• Financial loss
  • Reputation damage

Emails landing in spam (detailed explanation in email, a system not a mystery): Without DMARC enforcement, internet service providers will not be able to identify whether messages are passing or failing authentication, leading to messages ending up in spam.

With the domain being vulnerable to email impersonation and attackers having free access to using your domain, email clients may start flagging your domain, which can have adverse long-term consequences, such as:

  • Customers churning
  • Inefficient marketing spend

Email, a system not a mystery

Email runs on SMTP code written in 1982. Starting an SMTP server back then was not feasible for anyone. However, starting an SMTP server today can be done within 2 minutes. This has created a loophole that SMTP has always had, email impersonation, whereby an email can be triggered from any domain name by any SMTP server. Email impersonation bypasses security and compliance measures and has a high attack success rate since it comes from the exact domain name. (According to the FBI, losses resulting from these attacks are 46 times bigger than ransomware). You may be a business with no money-associated risks behind such impersonation threats, but have you considered the value of your domain? The value of your domain name decreases over time as attackers can still use your domain freely to send anything to anyone. They may use your domain name to send phishing emails, scam emails, or even emails containing malware. (The last two categories account for 90% of all cybercrime).

So is spam. Not a mystery

The root of spam is the failure to enforce email authentication and DMARC. A domain name that has followed all the necessary best practices and has always landed in the inbox, in theory, has a high email reputation. Therefore, logically, there is no reason why a mail client should ever flag and place your emails into spam, but they might be without DMARC enforcement.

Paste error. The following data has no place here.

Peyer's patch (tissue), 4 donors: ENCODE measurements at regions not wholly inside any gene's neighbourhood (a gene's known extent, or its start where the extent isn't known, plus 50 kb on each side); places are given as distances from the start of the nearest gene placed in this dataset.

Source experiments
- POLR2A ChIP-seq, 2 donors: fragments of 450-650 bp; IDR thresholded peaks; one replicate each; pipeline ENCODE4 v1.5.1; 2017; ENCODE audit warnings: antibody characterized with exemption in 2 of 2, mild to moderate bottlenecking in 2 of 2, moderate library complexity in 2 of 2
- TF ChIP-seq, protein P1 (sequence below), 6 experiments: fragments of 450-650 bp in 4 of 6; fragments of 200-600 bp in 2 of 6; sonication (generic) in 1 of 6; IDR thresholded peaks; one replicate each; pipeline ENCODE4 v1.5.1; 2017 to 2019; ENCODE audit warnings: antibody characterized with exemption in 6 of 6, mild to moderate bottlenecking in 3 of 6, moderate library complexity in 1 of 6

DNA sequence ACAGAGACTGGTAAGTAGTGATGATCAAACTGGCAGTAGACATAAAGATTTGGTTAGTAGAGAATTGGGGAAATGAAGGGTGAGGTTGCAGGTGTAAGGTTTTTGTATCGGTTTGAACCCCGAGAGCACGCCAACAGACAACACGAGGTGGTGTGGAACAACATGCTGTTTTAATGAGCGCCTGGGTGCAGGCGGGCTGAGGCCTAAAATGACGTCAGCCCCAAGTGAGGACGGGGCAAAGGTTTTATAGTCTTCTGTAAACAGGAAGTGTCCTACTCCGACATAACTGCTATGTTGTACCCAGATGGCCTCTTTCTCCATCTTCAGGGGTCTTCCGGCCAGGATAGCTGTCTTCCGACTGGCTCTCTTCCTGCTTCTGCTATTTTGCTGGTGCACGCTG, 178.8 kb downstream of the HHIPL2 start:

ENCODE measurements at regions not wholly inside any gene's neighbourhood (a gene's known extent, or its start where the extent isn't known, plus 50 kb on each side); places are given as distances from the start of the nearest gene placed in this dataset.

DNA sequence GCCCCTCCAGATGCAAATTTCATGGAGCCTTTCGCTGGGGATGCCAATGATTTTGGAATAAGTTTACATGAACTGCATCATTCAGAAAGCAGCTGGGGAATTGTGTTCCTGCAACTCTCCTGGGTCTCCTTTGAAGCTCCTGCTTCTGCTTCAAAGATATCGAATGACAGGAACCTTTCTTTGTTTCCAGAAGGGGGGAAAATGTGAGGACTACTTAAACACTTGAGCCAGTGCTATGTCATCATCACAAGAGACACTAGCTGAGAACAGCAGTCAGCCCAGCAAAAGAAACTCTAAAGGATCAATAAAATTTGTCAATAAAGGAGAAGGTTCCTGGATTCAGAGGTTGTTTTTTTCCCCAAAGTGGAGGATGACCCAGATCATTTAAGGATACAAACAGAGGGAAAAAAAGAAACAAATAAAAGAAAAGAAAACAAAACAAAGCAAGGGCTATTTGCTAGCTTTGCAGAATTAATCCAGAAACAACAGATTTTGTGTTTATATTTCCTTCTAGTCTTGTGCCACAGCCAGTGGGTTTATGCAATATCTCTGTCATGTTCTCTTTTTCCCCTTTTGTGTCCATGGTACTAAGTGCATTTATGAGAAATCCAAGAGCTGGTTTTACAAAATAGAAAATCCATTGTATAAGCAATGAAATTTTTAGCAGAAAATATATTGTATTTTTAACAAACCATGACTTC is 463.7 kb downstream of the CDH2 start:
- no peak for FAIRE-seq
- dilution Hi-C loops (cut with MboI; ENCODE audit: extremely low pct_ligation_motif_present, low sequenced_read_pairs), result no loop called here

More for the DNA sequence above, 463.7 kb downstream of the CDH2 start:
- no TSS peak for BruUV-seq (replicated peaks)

How is this possible?

That domain name might get picked up by a malicious server, which uses it to send mail to random lists because of the high reputation that domain has. Those nasty emails initially land in the inbox, but as sending requests increase, mail clients drive down the reputation of that domain name, eventually flagging emails from that domain as spam.

As these activities cannot be tracked unless the domain owner reads through SMTP requests, authentication requests, and DMARC XML files, domain owners are left clueless about what happened.

One in every three domain names connecting to Skysnag notices more than 100 emails sent from unknown servers in the first 48 hours of connection.

What happens if no action is taken?

In severe cases of unauthorized usage, mail clients go beyond spam and may list your domain name under a blacklist. A blacklist will cause emails to be blocked from reaching most mail clients.

We built Skysnag to put your domain onto enforcement policies with minimal effort. Most of the tools on the market are reporting tools that cannot enforce DMARC, highlighting that enforcement to p=reject is the real challenge you will face. Skysnag is the only software that automates DMARC enforcement. Reporting tools have proved useless, which is why most domains are not enforced.

Enforce DMARC, SPF and DKIM in days - not months

Skysnag helps busy engineers enforce DMARC, responds to any misconfigurations for SPF or DKIM which increases email deliverability, and eliminates email spoofing and identity impersonation.

Check your domain’s DMARC security compliance